My mum ended up surprising me by turning up to the lecture and she bought herself a copy of Linda’s book China Matters published by Black Inc. Books and La Trobe University Press and Kevin’s new book Not for the Faint-Hearted was also on sale. After the last-minute flurry of activity including a fire drill held before the lecture, it was great to come home yesterday after the big event to de-compress.
It’s all about the art this weekend with Bundoora Homestead Art Centre’s biggest show opening tonight – the Darebin Art Prize. This major multi-medium award for contemporary visual art includes a $10,000 acquisitive prize and $1000 People’s Choice Award. It’s held only every two years so enjoy if you go to the exhibition.
If portraits are more your thing, the Rick Amor Portrait Prize – a $20,000 acquisitive prize winning exhibition at Montsalvat has also opened and would be well-worth seeing. There is a lovely house for sale at 29 Edwin Road in Templestowe known as the Thompson House built in a similar era to Montsalvat if you’re a fan of things of stone and wood.
Finally, Nancybird is turning 15 with a big sale on this weekend at the Northcote Town Hall with up to 70% off. I’ve got a number of Nancybird leather goods and I have to say I love the artistic aesthetic of this beautiful brand – there will also be other things for sale including chocolate, jewellery, candles and plants by other artisans so this would make a great start to your Christmas shopping.
Spring has sprung and there seems to be so many upcoming events – I can’t quite keep up! The Darebin Music Feast started yesterday and lucky people in the area have so much choice close to home. I sit next to a work colleague who is also a drummer in a band and was lamenting the fact that it’s been ages since I’ve been to a gig. However, that will change next month because La Trobe University is holding soundvision – an outdoor art and live music event to close off our 50th Anniversary Year on Saturday 18 November. There’s some great bands in the lineup including Bombay Royale, Emma Donovan and the Putbacks as well as the Raah Project featuring the Australian Youth Orchestra Ensemble. All the action will take place on the Academic Lawn overlooking the Moat (yes we have a moat and a wildlife sanctuary at La Trobe). My media and communications, Events and 50th Anniversary Office colleagues are all involved in the organisation of this event, to which we’ve already bought tickets as a family!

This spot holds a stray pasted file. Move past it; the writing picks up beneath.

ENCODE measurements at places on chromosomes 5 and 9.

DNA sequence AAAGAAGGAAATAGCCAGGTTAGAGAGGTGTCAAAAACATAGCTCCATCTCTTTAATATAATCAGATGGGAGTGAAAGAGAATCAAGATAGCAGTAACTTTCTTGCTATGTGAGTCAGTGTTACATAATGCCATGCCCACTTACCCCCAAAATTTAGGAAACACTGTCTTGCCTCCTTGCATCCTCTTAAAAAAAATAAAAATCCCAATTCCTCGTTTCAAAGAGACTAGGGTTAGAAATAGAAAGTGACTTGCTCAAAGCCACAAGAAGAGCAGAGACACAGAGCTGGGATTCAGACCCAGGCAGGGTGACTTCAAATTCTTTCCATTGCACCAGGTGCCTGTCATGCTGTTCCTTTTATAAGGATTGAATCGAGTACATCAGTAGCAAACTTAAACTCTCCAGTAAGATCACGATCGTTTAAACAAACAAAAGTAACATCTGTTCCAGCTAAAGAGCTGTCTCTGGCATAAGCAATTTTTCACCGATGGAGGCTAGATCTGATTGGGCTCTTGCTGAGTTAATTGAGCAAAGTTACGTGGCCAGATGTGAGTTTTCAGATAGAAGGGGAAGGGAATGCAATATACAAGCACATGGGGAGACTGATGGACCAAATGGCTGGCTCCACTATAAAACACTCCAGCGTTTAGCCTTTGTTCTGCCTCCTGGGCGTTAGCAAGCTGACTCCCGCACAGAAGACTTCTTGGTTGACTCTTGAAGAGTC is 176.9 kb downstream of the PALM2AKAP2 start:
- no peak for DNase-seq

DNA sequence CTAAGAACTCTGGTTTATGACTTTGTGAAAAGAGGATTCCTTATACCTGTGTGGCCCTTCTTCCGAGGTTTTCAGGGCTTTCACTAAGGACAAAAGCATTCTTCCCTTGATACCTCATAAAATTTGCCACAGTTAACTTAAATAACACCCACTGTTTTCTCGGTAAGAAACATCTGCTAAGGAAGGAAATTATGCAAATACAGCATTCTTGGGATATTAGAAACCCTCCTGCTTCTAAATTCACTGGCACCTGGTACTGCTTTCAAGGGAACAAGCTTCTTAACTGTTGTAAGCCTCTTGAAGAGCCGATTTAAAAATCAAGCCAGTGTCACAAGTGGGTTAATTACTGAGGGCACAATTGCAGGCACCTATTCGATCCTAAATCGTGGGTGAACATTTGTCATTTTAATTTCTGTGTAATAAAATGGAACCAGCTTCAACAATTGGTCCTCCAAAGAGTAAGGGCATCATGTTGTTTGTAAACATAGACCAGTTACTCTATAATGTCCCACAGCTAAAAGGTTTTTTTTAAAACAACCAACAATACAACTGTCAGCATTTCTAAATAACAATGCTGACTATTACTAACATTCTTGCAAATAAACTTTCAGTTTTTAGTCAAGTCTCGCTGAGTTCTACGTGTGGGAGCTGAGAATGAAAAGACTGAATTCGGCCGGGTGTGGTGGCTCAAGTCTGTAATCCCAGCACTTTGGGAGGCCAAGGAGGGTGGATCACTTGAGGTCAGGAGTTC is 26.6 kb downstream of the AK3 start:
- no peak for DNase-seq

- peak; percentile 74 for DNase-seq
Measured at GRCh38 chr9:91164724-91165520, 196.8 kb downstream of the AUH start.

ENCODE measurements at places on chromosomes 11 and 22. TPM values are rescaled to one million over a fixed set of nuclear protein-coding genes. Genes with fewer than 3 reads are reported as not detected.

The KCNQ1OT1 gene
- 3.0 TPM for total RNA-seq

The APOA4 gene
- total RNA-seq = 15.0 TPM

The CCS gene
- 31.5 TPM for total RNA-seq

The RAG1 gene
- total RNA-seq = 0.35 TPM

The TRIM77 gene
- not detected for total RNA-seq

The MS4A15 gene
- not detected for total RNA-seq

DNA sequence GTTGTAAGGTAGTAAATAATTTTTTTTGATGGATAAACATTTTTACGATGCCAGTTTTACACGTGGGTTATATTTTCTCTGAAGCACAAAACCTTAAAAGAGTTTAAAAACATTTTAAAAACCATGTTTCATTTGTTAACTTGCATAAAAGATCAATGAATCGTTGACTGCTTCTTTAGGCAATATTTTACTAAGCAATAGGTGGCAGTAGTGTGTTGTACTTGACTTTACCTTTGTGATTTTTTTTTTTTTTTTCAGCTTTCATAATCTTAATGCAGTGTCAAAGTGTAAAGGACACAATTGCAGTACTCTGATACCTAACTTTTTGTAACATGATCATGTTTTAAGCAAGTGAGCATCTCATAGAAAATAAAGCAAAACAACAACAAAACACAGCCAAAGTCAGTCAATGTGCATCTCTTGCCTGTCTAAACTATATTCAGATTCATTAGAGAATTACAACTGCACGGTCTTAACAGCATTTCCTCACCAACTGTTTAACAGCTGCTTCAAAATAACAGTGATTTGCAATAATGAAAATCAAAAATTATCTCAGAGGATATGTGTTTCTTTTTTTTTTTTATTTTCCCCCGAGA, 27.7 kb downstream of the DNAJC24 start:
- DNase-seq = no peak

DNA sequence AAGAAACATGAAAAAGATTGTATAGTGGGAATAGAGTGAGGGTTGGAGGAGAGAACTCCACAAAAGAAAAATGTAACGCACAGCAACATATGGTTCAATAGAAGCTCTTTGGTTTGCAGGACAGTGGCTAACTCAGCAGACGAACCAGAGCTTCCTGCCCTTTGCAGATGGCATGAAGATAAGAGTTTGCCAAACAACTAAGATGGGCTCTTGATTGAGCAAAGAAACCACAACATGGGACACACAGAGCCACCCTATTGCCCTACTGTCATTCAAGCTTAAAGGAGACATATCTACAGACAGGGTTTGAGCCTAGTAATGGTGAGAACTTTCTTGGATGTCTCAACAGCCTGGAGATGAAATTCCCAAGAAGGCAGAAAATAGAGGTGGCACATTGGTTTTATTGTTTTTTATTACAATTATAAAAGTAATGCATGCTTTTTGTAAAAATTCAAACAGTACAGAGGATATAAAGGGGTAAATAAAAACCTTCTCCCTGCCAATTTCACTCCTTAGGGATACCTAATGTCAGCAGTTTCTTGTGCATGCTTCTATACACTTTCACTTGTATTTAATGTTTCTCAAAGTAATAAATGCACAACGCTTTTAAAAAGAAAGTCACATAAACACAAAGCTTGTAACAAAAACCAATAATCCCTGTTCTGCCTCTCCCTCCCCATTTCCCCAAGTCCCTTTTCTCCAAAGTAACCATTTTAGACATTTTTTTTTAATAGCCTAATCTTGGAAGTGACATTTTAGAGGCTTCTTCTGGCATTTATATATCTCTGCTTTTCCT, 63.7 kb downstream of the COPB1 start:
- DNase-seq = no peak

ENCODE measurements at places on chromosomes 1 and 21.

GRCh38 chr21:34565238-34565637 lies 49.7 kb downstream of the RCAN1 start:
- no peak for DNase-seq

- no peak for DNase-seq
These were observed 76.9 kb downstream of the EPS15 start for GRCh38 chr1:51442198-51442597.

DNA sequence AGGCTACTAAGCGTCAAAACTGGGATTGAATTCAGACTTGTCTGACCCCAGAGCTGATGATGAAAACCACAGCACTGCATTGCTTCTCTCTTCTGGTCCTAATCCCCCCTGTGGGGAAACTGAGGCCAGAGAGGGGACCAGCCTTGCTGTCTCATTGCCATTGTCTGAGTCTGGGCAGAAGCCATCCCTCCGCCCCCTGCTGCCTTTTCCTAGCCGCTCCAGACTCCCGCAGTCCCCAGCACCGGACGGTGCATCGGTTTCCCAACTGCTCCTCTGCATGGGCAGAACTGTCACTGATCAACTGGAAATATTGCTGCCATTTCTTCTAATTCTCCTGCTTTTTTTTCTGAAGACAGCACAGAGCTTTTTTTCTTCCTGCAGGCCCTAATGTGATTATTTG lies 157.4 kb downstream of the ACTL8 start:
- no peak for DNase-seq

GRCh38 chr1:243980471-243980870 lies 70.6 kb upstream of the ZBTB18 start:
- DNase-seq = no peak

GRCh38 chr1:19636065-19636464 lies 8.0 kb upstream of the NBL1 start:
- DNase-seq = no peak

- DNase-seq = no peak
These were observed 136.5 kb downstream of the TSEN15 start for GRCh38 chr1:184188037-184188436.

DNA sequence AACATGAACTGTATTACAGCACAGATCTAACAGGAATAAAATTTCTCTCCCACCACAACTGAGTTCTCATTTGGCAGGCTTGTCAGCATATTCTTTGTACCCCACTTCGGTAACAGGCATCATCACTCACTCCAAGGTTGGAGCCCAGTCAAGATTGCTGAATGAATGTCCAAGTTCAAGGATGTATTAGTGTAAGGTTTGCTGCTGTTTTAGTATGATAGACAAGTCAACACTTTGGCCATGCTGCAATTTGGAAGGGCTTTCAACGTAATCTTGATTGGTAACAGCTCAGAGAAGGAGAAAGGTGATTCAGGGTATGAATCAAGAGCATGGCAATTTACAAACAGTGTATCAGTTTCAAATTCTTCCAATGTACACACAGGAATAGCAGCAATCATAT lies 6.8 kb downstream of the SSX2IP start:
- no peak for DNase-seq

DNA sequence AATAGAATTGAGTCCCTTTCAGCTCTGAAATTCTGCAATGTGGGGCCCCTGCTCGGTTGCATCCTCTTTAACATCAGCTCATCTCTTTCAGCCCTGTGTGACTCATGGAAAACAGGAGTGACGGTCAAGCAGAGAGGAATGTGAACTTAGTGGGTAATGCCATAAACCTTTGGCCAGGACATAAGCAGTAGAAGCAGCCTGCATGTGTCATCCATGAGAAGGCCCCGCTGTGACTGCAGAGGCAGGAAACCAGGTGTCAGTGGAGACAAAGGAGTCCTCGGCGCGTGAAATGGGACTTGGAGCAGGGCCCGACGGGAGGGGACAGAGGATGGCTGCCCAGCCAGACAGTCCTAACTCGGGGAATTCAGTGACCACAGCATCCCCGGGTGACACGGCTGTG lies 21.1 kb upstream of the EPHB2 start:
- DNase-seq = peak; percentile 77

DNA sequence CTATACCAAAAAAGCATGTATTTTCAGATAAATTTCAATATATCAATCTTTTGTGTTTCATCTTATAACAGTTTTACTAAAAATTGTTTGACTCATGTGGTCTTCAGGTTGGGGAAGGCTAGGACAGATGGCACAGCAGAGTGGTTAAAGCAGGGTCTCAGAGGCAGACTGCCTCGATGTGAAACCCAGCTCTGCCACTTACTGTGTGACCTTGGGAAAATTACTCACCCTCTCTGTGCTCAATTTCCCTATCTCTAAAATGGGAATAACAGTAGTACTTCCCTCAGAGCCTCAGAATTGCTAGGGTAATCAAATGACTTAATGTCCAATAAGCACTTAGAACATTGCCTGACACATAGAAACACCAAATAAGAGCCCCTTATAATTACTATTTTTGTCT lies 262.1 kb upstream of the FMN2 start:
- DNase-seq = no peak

While I was away, my Bold Thinking Series team ably held the Social Cohesion in the Goulburn Valley lecture in Shepparton and both La Trobe alumnus and Asylum Seeker Resource Centre CEO Kon Karapanagiotidis and Indigenous academic Dr Julie Andrews in particular were impressive speakers. Interesting if you get a chance to watch on the livestream, Julie’s comments in relation to Australia Day celebrations and the stolen generation.
The previously sold out lecture with Kevin Rudd has been moved to a larger space at The Sofitel so there are currently some tickets still available if you’re interested in China and its relationship with Australia. Details are also online regarding my final lecture of the year on the future of Universities featuring the three Vice-Chancellors from Melbourne, La Trobe and Monash, which will be facilitated by La Trobe alumna Virginia Trioli. The way we study at University now is rapidly changing with a move to short courses and online, and people choosing to do select subjects often with an industry focus – it’s a brave new world and I think will make for a fascinating topic if you’re interested in the sector or have children.